Curriculum Vitae


Personal Details

  • Date of birth: September 5th, 1977
  • Place of birth: Sant Cugat del Vallès (Catalonia, Spain)
  • Nationality: Catalan
  • Present Citizenship: Spanish
  • Address: Dels Sarriera, 26, 17003 Girona, Catalonia, Spain
  • E-mail: pau.herrero{at}


  • 2000 - Industrial Engineering at University of Girona (Catalonia - Spain) (5 years). 
  • 2001 - Training course at THALES AIRBORNE SYSTEMS (France)  (1 year).
  • 2001 - Member of MiceLab Group at University of Girona (5 years).
  • 2002 - Participant of the European project CHEM (3 years).
  • 2006 - Ph.D. in Control Engineering at University of Girona and at University of Angers (France) (4 years).
  • 2007 - Postdoctoral stay at Doyle's Group (University of California - Santa Barbara) (1 year).
  • 2008-2010 - Researcher at the research group on Endocrinology and Diabetes of the Hospital de Sant Pau - Universitat Autònoma de Barcelona (EDUAB-HSP), and employed by the CIBER-BBN Network.

Current Working Position

  • I'm currently working as a research fellow at the Institute of Biomedical Engineering of Imperial College London.

Research Interests

  • The main focus of my research is on developing bio-inspired control algorithms in the context of a bio-inspired artificial pancreas project for the control of type 1 diabetes mellitus. The Wellcome Trust, the goal of which is to transfer this technology to initial trials and ultimately to real live, is currently funding this work.
  • Until today, control algorithms used in the context of an artificial pancreas have been mainly based on classical closed-loop control techniques like, Proportional Integral Derivative (PID) control and Model Predictive Control (MPC). Nevertheless, these techniques still need to demonstrate better performance before being implemented in a commercial artificial pancreas.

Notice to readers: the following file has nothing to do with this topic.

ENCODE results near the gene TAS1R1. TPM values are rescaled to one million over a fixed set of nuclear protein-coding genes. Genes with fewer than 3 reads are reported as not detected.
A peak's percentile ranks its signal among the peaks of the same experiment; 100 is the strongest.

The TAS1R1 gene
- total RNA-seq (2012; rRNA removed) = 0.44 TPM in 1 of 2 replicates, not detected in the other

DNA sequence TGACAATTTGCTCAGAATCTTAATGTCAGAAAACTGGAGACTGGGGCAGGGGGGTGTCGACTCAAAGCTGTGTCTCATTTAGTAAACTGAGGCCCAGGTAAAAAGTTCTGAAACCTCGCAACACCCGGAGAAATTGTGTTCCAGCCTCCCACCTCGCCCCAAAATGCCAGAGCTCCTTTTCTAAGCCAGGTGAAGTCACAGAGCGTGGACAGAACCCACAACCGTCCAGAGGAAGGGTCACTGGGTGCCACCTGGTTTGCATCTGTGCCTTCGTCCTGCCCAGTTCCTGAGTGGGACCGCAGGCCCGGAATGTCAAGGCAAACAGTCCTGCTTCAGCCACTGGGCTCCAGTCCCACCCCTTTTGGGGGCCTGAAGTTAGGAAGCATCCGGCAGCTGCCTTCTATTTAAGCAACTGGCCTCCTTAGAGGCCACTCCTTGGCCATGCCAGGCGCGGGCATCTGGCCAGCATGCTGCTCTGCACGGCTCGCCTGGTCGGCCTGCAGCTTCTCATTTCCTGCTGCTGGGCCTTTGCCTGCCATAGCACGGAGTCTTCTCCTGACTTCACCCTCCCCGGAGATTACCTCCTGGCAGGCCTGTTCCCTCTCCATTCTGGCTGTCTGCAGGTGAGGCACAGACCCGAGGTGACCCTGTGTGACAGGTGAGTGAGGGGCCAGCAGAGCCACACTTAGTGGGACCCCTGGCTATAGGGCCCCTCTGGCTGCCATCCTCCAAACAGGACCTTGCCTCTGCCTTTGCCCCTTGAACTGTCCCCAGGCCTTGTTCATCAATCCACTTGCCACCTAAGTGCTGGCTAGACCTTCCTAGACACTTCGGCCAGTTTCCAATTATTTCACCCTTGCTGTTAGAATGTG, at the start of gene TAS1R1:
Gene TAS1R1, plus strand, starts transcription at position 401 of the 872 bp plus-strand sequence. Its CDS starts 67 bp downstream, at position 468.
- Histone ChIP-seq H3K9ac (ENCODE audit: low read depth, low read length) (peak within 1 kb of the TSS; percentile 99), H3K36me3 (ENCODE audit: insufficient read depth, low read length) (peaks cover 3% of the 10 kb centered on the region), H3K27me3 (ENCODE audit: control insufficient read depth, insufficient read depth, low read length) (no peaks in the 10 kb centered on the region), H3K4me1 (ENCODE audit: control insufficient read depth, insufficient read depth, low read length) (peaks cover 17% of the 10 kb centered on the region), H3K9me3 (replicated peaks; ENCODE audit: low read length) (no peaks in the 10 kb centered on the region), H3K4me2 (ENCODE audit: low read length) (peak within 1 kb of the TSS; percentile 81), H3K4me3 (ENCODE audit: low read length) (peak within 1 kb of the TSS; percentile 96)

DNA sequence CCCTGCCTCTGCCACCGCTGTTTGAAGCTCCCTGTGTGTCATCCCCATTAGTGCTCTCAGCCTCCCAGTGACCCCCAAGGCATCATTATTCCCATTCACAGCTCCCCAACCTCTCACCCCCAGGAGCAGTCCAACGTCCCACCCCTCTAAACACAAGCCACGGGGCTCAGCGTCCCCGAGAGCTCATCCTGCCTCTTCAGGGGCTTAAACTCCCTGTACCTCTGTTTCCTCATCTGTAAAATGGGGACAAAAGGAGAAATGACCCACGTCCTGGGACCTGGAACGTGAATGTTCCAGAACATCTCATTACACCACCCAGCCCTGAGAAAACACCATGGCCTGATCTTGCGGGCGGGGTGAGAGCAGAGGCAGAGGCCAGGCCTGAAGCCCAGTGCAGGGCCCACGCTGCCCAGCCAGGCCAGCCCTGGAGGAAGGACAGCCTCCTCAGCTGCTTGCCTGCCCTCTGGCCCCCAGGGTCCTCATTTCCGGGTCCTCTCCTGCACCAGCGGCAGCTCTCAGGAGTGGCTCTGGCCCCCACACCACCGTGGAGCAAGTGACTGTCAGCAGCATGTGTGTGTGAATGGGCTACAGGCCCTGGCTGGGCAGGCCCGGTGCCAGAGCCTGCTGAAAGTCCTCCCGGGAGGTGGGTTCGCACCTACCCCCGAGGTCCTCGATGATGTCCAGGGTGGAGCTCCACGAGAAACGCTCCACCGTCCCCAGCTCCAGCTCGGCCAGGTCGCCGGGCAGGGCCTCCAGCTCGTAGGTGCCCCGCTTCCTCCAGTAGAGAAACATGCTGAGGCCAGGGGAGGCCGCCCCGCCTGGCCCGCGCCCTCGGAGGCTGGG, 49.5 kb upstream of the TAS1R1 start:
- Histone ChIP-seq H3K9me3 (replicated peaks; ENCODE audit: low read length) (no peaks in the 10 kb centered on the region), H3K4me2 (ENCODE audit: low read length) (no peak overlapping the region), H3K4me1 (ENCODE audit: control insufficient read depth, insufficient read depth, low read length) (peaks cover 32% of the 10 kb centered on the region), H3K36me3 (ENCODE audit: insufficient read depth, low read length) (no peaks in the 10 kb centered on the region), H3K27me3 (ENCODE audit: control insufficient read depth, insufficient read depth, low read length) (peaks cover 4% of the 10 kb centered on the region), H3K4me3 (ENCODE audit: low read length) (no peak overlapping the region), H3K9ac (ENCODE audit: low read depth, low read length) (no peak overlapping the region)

• Recent developments of mathematical models of the β-cell physiology, which are able to describe the glucose-induced insulin release at a molecular level, have provided a new class of promising bio-inspired control algorithms, which can be potentially used in an artificial pancreas framework.
  • We are strongly convinced that trying to mimic the pancreatic β-cells functioning is the best way to achieve normoglycemia in subjects with T1DM.
  • In addition to this, I have ongoing research to create a fault detection system in order to supervise possible adverse events, such as glucose sensor failures and insulin infusion problems, occurring in the functioning of an artificial pancreas. This work is another indispensable piece of the puzzle towards a realistic realization of an artificial pancreas.
  • Another ongoing research that is under the focus of my interest is the development of a Decision Support System (DSS) for T1DM management based on Case Based Reasoning (CBR). CBR is a consolidated artificial intelligence technique, already successfully applied in medicine, that tries to solve newly encountered problems by applying the solutions learned from solving problems encountered in the past. This is similar to the way a human might solve a newly encountered problem. This DSS is intended to provide advices to the common situations a diabetic subject has to face, such as, meal related insulin doses, hyperglycemia and hypoglycemia, and is expected to be integrated in a telemedicine system already being developed by our group.